It seems that whenever there’s a new fantasy RPG in development these days, it’s always described as being in the style of Dark Souls. I mean seriously, how many times have you seen an article mentioning to an upcoming game in the title with the words “Dark Souls-style” in front of it? So yeah, the Souls series has become pretty influential in the past several years, to the point where it seems as though they’ve set the standard for just about every RPG that’s been released since.
So firstly, a bit of history. Developer FromSoftware and series creator Hidetaka Miyazaki directed Demon’s Souls back in 2009. Against the expectations of publisher Bandai Namco (it took over a year to get a European release), it sold over 1.7 million copies worldwide and performed incredibly well with critics and laid the groundwork and foundations for what the Dark Souls series would become.
Dark Souls was considered a spiritual successor to Demon’s Souls and was released in Japan on September 22, 2011, five years ago today. And despite its incredibly high difficulty level which made it somewhat inaccessible to casual gamers, it still went on to be a huge success, picking up multiple awards and also selling over 2.37 million copies worldwide, thus marking the start of a big new franchise. Hell, it even seems like a safe bet to say that it’s now Bandai Namco’s most bankable IP.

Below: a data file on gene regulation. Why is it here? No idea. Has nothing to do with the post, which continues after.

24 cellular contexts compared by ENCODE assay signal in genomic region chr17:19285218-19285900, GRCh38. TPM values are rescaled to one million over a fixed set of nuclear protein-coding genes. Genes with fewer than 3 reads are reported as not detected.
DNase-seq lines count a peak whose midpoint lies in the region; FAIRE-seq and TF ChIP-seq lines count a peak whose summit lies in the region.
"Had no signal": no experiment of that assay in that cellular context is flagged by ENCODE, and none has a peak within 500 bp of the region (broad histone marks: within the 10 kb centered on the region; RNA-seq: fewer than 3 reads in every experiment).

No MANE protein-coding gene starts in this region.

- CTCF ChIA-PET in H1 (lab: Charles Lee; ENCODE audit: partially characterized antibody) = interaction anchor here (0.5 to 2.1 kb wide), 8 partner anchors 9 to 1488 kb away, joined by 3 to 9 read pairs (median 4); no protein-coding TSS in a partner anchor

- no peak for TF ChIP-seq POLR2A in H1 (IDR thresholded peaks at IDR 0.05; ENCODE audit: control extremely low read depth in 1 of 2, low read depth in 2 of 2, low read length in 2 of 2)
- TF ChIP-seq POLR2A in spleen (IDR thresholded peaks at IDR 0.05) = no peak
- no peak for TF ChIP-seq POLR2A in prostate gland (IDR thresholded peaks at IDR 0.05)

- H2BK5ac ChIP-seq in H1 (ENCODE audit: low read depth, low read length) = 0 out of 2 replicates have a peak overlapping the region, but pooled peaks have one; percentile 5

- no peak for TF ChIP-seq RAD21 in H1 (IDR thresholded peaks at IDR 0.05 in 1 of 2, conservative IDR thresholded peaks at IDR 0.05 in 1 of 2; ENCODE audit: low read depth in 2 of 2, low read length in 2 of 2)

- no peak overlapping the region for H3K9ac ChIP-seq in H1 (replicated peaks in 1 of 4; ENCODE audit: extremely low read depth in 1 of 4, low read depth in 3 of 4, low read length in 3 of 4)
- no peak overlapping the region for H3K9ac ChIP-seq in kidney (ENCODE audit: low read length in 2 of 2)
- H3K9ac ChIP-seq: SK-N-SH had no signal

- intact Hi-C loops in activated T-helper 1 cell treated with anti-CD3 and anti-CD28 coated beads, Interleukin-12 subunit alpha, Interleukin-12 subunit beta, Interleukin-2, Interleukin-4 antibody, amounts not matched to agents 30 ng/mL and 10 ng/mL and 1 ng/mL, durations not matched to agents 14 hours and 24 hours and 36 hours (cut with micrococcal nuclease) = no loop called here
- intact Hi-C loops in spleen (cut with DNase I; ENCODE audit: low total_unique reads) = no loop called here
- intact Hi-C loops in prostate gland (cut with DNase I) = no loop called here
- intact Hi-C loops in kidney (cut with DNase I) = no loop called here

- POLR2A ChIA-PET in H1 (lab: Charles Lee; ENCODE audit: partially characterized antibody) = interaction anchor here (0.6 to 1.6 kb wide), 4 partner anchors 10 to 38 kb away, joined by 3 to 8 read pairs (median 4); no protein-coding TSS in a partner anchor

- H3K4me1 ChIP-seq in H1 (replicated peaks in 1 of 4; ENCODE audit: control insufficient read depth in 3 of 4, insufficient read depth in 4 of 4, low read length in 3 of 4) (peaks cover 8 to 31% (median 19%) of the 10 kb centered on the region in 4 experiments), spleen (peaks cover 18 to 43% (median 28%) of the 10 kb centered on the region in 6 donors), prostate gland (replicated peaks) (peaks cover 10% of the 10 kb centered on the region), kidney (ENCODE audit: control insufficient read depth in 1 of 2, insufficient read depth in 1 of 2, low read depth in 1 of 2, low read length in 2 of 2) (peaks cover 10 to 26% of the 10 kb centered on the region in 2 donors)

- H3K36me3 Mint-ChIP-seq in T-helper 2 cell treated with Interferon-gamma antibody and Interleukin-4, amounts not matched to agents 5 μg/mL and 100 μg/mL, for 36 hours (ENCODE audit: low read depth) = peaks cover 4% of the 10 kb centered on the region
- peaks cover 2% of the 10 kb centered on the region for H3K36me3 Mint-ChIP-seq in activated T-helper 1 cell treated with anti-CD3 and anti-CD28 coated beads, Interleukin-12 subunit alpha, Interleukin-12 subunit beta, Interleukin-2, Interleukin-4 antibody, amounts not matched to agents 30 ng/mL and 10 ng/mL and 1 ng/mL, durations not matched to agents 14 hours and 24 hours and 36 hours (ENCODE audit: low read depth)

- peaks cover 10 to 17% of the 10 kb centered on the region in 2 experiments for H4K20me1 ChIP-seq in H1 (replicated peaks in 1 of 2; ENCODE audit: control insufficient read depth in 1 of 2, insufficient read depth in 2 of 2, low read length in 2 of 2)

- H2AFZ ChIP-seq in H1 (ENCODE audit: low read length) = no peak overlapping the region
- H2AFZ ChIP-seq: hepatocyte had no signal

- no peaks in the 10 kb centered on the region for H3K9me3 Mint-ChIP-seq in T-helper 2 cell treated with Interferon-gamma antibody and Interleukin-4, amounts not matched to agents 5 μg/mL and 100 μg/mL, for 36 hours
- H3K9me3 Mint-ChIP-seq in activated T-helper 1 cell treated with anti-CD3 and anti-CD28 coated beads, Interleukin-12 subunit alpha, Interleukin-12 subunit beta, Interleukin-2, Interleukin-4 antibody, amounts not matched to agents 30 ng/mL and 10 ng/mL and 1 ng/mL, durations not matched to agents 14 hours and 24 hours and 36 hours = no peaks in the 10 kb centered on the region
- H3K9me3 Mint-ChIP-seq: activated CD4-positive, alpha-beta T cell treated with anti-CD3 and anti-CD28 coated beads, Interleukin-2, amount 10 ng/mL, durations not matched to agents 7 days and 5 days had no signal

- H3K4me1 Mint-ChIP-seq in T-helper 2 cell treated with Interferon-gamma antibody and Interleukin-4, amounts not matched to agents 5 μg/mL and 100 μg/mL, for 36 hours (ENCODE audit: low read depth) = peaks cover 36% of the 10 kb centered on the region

Dark Souls II followed in 2014, and despite also being a huge financial hit (2.5 million copies worldwide), Miyazaki didn’t return to direct, and it was slapped with a T rating from the ESRB, meaning that most of the horror elements of the first game were significantly toned down. Thankfully, the third game, which was released earlier this year, ventured back in M-rated territory.
Thankfully, Miyazaki returned for, Dark Souls III, which ventured back into more adult, M-rated ground when it was released earlier this year. By this point Dark Souls was a name that even non-gamers would recognize, so Bandai Namco spared no expense on the game’s marketing campaign. Interesting, they even created the tagline “Get Good”, to describe how its challenging nature will force you, the player, to improve your play-style if you want to forget.
The insane difficulty of the series is often cited as a contributing factor for why it became so popular to begin with. The fact that most of the monsters could crush you like a bug forced the player to adopt new techniques and strategies in order to progress. Rather than feeling frustrating to the point of being unfair (as most difficult games usually are) the way that the series encouraged the player to seek out new and creative ways to defeat their enemies and rewarded them for their integrity was certainly something to be commended. When you play a Dark Souls game, you will die a lot, and you’ll come back just a little wiser each time.
So yeah, difficult though they may be, the Dark Souls games remain adored by by both critics and fans, and rightly so. When it comes to dark fantasy RPGs, they have no rival. Now if only From Software would announce the fourth entry in the series…
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